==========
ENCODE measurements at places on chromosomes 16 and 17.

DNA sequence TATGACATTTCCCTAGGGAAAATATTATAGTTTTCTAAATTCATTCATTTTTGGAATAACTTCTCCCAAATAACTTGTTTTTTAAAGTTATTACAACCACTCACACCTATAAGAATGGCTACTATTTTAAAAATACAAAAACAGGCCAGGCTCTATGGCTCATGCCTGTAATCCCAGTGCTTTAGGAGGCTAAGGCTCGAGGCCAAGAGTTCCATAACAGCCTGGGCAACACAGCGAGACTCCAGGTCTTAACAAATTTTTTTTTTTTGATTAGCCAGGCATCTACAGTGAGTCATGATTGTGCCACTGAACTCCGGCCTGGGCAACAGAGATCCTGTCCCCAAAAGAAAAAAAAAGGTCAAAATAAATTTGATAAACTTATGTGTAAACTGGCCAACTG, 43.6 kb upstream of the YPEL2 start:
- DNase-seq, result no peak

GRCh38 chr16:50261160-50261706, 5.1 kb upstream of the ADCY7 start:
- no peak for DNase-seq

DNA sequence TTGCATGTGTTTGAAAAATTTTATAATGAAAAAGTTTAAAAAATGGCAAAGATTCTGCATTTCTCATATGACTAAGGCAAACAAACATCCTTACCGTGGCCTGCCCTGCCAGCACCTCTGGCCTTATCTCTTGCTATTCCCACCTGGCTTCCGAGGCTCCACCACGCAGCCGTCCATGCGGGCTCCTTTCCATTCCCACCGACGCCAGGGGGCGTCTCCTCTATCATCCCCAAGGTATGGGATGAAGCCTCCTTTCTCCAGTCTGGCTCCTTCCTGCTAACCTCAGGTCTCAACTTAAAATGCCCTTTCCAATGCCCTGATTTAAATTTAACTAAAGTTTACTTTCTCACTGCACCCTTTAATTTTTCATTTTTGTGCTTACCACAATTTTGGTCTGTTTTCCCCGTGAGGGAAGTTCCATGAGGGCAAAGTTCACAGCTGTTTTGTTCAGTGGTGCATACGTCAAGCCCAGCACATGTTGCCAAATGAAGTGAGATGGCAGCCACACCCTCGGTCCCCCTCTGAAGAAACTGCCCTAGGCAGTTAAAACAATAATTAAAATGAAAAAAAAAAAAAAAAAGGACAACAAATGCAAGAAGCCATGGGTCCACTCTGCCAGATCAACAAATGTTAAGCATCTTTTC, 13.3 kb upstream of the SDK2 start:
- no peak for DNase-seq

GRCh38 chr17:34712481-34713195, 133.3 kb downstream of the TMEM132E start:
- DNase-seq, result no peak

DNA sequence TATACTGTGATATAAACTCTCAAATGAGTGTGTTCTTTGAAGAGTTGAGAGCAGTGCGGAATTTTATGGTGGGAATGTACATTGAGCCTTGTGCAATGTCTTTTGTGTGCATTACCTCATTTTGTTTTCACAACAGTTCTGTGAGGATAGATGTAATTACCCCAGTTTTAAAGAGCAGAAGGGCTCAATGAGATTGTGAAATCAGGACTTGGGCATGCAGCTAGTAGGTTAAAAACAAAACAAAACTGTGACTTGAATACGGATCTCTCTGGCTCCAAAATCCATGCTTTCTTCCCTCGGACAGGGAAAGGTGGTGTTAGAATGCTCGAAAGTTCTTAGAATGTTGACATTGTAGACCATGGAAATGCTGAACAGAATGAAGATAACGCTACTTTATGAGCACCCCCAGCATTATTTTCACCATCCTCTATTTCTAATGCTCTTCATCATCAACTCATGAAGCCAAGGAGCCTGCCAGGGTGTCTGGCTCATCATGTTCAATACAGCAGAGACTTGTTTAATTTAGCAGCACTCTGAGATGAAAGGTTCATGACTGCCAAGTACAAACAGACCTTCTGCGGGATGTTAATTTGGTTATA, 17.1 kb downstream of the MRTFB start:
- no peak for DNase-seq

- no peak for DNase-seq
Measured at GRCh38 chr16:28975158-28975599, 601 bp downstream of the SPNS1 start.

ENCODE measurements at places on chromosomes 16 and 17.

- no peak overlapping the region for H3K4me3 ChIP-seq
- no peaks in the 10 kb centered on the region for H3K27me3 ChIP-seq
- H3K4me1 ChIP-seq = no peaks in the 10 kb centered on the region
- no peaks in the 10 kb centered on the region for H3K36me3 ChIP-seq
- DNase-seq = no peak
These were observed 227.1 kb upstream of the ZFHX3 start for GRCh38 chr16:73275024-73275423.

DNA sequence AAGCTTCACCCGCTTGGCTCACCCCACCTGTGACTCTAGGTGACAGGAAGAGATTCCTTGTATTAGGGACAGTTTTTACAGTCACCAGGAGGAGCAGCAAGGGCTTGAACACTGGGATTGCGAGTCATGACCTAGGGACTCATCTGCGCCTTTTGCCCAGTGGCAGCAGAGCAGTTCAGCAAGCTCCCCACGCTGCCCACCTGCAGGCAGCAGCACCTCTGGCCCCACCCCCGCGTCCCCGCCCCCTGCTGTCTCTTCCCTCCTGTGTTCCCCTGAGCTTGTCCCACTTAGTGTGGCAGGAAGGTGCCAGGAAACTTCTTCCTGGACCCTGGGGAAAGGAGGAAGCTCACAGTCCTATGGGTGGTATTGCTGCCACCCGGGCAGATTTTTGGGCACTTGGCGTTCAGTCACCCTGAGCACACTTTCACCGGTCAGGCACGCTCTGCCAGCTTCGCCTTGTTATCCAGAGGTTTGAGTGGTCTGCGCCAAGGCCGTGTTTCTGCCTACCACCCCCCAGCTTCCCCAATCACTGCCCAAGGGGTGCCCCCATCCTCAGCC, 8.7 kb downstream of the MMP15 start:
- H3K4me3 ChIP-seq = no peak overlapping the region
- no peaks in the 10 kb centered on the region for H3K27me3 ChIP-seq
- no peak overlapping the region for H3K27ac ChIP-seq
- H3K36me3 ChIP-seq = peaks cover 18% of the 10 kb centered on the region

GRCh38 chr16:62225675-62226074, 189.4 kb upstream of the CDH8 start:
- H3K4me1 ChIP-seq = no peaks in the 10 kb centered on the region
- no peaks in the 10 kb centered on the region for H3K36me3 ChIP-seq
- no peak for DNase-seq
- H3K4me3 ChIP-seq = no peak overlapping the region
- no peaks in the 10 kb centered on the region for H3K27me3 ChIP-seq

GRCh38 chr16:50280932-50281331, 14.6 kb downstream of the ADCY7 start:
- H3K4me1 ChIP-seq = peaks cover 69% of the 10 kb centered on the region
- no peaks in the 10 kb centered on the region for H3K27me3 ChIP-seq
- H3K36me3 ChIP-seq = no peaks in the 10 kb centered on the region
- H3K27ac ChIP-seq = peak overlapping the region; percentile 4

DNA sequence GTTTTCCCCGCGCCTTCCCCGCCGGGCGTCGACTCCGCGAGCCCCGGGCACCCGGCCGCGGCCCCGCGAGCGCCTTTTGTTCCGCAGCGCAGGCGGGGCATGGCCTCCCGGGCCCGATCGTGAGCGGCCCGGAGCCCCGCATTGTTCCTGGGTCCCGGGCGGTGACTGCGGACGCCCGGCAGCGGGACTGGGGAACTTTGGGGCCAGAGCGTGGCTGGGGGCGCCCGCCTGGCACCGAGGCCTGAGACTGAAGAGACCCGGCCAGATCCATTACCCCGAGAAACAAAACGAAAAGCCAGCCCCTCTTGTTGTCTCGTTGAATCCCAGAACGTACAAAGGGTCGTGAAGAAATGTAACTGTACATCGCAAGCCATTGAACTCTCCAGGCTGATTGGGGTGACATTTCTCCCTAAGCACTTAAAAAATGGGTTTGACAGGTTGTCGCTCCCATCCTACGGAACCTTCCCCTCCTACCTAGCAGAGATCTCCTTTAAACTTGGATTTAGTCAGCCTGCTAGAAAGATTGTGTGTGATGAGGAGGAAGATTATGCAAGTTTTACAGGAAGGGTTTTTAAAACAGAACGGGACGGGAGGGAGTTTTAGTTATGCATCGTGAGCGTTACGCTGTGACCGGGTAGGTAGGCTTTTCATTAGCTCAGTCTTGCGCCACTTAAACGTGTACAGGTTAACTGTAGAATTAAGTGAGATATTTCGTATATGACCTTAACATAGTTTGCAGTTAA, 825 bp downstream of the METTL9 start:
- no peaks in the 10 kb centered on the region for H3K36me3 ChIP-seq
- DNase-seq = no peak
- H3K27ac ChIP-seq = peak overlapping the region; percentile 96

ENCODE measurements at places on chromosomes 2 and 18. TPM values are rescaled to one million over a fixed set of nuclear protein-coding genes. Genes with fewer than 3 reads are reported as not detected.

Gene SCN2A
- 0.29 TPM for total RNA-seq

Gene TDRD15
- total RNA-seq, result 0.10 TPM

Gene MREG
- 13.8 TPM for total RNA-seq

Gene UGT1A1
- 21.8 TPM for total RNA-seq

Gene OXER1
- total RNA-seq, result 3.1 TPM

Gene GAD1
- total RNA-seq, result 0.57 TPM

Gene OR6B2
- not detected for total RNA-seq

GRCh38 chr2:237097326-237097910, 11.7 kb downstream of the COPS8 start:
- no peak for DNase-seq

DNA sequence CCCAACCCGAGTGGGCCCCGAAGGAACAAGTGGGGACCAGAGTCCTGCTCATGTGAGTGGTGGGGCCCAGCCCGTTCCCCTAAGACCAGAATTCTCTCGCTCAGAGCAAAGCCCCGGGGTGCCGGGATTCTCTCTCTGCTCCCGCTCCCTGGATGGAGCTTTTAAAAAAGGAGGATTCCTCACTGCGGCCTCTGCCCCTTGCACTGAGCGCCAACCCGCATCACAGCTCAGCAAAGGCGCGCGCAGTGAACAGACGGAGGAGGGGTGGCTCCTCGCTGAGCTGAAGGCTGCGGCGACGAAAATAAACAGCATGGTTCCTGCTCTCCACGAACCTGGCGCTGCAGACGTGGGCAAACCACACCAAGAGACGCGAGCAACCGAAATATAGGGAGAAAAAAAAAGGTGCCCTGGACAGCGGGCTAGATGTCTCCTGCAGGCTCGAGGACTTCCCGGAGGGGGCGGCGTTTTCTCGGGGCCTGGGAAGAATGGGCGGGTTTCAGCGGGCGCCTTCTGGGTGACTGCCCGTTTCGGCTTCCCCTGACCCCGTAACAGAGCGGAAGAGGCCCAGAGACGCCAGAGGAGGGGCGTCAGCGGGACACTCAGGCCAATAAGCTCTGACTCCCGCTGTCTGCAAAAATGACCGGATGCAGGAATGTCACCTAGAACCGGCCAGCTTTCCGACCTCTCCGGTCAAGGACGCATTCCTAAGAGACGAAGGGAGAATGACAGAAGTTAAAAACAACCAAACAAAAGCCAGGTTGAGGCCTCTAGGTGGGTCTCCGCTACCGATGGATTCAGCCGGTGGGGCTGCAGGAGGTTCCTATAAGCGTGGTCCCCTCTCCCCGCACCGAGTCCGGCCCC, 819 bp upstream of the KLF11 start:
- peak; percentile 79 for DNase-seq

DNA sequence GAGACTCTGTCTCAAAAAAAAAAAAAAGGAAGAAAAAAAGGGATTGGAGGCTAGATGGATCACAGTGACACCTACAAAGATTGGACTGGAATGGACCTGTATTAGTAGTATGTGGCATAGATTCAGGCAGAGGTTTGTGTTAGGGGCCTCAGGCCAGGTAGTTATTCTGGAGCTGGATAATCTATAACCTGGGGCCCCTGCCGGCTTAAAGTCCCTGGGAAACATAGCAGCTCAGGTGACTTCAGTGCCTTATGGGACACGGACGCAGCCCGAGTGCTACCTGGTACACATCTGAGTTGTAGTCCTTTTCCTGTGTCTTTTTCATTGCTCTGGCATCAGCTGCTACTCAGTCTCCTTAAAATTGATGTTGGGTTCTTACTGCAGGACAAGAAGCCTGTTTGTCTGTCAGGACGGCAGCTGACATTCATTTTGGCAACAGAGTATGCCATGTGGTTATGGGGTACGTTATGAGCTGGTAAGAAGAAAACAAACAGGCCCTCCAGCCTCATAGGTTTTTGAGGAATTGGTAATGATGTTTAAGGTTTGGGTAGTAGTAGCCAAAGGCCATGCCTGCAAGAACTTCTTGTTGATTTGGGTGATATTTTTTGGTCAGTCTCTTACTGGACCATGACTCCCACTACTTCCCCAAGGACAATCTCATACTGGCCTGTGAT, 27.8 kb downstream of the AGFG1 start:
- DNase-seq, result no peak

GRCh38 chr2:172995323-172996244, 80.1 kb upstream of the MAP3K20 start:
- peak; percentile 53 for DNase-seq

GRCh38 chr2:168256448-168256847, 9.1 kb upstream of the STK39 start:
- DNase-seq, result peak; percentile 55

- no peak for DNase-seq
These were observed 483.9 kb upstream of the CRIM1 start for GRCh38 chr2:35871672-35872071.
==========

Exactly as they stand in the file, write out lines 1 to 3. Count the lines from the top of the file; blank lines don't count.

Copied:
ENCODE measurements at places on chromosomes 16 and 17.

DNA sequence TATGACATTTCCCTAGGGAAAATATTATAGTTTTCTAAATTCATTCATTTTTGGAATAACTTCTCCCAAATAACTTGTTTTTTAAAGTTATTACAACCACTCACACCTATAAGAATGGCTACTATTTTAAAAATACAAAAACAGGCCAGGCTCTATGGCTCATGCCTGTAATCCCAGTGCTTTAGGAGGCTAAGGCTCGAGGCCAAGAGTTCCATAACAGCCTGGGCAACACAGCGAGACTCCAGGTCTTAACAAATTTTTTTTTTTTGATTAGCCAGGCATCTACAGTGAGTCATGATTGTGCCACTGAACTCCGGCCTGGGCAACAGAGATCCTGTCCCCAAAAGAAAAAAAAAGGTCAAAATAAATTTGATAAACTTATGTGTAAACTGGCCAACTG, 43.6 kb upstream of the YPEL2 start:
- DNase-seq, result no peak